Perhaps obviously, they note the risk of automation is not distributed equally among workers with jobs requiring higher levels of education facing lower danger of automation.

"Automation is found to mainly affect jobs in the manufacturing industry and agriculture, although a number of service sectors, such as postal and courier services, land transport and food services are also found to be highly automatable. The occupations with the highest estimated automatability typically only require basic to low level of education. At the other end of the spectrum, the least automatable occupations almost all require professional training and/or tertiary education."

Another obvious point made is that young workers tend to face the highest prospect of losing their jobs through automation.

"A striking novel finding is that the risk of automation is the highest among teenage jobs. The relationship between automation and age is U-shaped, but the peak in automatability among youth jobs is far more pronounced than the peak among senior workers. In this sense, automation is much more likely to result in youth unemployment, than in early retirements," the authors say.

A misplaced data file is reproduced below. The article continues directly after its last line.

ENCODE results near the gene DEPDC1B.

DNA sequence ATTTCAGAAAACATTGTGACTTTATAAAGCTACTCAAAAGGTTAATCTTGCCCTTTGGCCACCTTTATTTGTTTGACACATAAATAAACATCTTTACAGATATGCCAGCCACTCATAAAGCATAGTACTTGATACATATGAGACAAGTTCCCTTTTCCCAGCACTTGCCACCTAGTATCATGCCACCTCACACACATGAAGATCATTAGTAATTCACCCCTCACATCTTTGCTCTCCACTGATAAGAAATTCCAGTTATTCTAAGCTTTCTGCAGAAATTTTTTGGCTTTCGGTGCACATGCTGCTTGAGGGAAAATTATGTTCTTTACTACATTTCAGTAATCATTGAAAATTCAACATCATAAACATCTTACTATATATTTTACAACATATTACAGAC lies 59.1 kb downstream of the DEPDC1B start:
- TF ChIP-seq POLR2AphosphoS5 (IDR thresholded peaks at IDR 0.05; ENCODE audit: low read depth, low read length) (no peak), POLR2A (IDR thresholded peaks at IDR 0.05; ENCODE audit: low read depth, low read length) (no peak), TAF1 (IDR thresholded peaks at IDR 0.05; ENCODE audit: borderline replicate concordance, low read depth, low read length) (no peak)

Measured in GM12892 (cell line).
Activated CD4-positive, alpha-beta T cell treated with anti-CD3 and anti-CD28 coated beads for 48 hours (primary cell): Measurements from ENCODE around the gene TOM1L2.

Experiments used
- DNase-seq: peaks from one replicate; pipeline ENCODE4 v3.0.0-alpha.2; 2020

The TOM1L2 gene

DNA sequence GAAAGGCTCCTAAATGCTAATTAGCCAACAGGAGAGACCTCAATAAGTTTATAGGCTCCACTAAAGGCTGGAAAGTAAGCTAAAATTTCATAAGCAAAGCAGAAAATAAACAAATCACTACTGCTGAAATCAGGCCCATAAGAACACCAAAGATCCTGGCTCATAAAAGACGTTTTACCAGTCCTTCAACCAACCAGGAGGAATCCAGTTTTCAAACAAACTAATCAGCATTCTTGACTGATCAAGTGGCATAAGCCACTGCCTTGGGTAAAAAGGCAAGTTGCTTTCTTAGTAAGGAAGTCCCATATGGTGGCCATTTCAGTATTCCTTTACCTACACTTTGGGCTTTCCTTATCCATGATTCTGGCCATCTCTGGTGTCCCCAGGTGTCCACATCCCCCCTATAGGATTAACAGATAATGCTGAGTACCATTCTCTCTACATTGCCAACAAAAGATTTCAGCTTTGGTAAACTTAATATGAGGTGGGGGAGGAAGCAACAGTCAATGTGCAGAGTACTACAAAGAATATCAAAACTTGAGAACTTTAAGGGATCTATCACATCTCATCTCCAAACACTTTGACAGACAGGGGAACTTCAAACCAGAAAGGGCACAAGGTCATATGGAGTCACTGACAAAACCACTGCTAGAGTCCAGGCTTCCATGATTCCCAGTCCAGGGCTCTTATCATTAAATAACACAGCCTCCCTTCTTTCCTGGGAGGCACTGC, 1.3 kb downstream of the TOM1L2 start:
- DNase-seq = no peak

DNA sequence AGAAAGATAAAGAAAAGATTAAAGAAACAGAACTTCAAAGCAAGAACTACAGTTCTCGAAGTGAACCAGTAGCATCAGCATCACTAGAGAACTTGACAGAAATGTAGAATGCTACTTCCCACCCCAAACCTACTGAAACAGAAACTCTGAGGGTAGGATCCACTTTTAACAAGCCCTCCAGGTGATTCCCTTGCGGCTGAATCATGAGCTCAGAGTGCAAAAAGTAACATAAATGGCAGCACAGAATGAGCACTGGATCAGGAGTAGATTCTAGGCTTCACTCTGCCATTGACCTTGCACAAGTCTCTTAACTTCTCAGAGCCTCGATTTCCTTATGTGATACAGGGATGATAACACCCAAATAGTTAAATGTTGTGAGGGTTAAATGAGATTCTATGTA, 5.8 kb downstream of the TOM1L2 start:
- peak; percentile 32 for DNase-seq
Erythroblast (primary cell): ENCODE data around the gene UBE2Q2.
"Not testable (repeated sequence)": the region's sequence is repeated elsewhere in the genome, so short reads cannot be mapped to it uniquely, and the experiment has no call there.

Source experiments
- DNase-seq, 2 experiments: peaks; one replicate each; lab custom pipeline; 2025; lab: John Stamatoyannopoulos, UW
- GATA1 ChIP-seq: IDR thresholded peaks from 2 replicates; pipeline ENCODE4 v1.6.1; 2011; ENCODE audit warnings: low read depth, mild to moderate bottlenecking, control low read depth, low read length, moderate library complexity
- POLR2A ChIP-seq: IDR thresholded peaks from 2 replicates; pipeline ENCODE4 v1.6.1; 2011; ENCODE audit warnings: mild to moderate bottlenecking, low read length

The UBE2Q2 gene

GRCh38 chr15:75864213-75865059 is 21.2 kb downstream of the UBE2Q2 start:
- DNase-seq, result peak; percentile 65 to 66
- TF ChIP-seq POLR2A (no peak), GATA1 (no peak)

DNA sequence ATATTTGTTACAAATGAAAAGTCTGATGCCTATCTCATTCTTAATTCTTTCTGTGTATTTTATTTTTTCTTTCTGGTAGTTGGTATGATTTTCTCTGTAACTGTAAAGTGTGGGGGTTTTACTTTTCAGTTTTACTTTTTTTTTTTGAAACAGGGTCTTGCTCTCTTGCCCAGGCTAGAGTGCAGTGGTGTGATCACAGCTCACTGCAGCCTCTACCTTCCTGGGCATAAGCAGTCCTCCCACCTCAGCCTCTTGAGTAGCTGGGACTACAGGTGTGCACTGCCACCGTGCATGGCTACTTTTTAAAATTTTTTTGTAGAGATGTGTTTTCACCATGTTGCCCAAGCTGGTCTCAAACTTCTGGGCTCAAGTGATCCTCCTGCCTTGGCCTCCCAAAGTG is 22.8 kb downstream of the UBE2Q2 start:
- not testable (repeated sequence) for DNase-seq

"This unequal distribution of the risk of automation raises the stakes involved in policies to prepare workers for the new job requirements. In this context, adult learning is a crucial policy instrument for the re-training and up-skilling of workers whose jobs are being affected by technology. Unfortunately, evidence from this study suggests that a lot needs to be done to facilitate participation by the groups most affected by automation. The odds of participating in any type of training, on-the-job and outside the job, are found to be significantly lower among workers in jobs at risk of being automated. Workers in fully automatable jobs are more than three times less likely to have participated in on-the-job training, over a 12-months period, than workers in non-automatable jobs."

                      Country-specific partial correlations between working hours and automatability

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In this sense, automation is much more likely to result in youth unemployment, than in early retirements.

Boomers.....win again. Truly there never has been a luckier time to have been born.

But something is missing in our lives. Something unfinished. The conquest of Russia. If anyone can do it Boomers can. What could possibly go wrong?